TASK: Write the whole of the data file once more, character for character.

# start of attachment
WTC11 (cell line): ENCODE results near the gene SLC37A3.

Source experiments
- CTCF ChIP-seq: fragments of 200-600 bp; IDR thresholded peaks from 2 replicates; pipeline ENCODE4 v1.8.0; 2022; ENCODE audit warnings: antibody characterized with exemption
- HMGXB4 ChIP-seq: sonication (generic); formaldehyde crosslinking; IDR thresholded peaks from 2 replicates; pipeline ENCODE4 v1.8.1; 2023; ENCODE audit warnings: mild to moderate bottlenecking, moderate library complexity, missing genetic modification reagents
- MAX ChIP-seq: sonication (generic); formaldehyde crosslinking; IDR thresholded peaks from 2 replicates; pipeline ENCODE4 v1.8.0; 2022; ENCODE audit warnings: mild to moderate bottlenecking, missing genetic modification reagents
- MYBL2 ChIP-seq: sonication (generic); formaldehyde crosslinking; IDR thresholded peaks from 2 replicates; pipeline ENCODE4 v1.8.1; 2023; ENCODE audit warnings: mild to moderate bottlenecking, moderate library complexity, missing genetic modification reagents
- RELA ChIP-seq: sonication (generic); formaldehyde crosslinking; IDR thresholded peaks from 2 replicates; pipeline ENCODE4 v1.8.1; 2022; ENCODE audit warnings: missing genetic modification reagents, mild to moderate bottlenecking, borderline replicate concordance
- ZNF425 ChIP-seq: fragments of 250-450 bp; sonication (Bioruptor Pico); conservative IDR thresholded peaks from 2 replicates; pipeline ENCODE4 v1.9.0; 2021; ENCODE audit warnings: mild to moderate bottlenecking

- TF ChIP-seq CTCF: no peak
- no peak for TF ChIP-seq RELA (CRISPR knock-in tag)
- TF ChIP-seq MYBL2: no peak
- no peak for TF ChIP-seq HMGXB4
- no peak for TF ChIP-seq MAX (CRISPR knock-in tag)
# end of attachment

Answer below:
WTC11 (cell line): ENCODE results near the gene SLC37A3.

Source experiments
- CTCF ChIP-seq: fragments of 200-600 bp; IDR thresholded peaks from 2 replicates; pipeline ENCODE4 v1.8.0; 2022; ENCODE audit warnings: antibody characterized with exemption
- HMGXB4 ChIP-seq: sonication (generic); formaldehyde crosslinking; IDR thresholded peaks from 2 replicates; pipeline ENCODE4 v1.8.1; 2023; ENCODE audit warnings: mild to moderate bottlenecking, moderate library complexity, missing genetic modification reagents
- MAX ChIP-seq: sonication (generic); formaldehyde crosslinking; IDR thresholded peaks from 2 replicates; pipeline ENCODE4 v1.8.0; 2022; ENCODE audit warnings: mild to moderate bottlenecking, missing genetic modification reagents
- MYBL2 ChIP-seq: sonication (generic); formaldehyde crosslinking; IDR thresholded peaks from 2 replicates; pipeline ENCODE4 v1.8.1; 2023; ENCODE audit warnings: mild to moderate bottlenecking, moderate library complexity, missing genetic modification reagents
- RELA ChIP-seq: sonication (generic); formaldehyde crosslinking; IDR thresholded peaks from 2 replicates; pipeline ENCODE4 v1.8.1; 2022; ENCODE audit warnings: missing genetic modification reagents, mild to moderate bottlenecking, borderline replicate concordance
- ZNF425 ChIP-seq: fragments of 250-450 bp; sonication (Bioruptor Pico); conservative IDR thresholded peaks from 2 replicates; pipeline ENCODE4 v1.9.0; 2021; ENCODE audit warnings: mild to moderate bottlenecking

- TF ChIP-seq CTCF: no peak
- no peak for TF ChIP-seq RELA (CRISPR knock-in tag)
- TF ChIP-seq MYBL2: no peak
- no peak for TF ChIP-seq HMGXB4
- no peak for TF ChIP-seq MAX (CRISPR knock-in tag)